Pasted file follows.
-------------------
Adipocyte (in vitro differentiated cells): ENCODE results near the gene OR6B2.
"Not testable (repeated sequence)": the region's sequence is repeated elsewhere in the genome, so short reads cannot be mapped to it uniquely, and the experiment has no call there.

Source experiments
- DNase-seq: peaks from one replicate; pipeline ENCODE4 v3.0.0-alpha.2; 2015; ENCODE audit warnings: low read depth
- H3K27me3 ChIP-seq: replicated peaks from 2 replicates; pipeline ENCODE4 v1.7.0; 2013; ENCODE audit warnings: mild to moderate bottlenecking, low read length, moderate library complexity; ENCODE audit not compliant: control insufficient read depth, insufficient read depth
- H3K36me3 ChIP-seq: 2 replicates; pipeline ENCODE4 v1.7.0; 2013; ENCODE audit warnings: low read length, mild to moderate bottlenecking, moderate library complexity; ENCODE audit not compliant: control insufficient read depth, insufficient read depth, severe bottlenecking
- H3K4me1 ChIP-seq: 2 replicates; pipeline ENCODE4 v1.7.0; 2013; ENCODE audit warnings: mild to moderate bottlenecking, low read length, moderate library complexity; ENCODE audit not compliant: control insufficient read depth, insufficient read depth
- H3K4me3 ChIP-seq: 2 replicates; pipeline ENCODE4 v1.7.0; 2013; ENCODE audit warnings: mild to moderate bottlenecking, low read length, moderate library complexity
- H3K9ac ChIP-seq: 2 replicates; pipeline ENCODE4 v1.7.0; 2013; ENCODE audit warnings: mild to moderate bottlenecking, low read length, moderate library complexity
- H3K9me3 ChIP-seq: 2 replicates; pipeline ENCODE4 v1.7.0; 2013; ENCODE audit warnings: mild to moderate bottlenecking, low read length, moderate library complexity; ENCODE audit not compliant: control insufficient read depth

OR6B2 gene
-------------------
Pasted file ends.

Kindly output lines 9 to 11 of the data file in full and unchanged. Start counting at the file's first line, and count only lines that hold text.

- H3K9ac ChIP-seq: 2 replicates; pipeline ENCODE4 v1.7.0; 2013; ENCODE audit warnings: mild to moderate bottlenecking, low read length, moderate library complexity
- H3K9me3 ChIP-seq: 2 replicates; pipeline ENCODE4 v1.7.0; 2013; ENCODE audit warnings: mild to moderate bottlenecking, low read length, moderate library complexity; ENCODE audit not compliant: control insufficient read depth

OR6B2 gene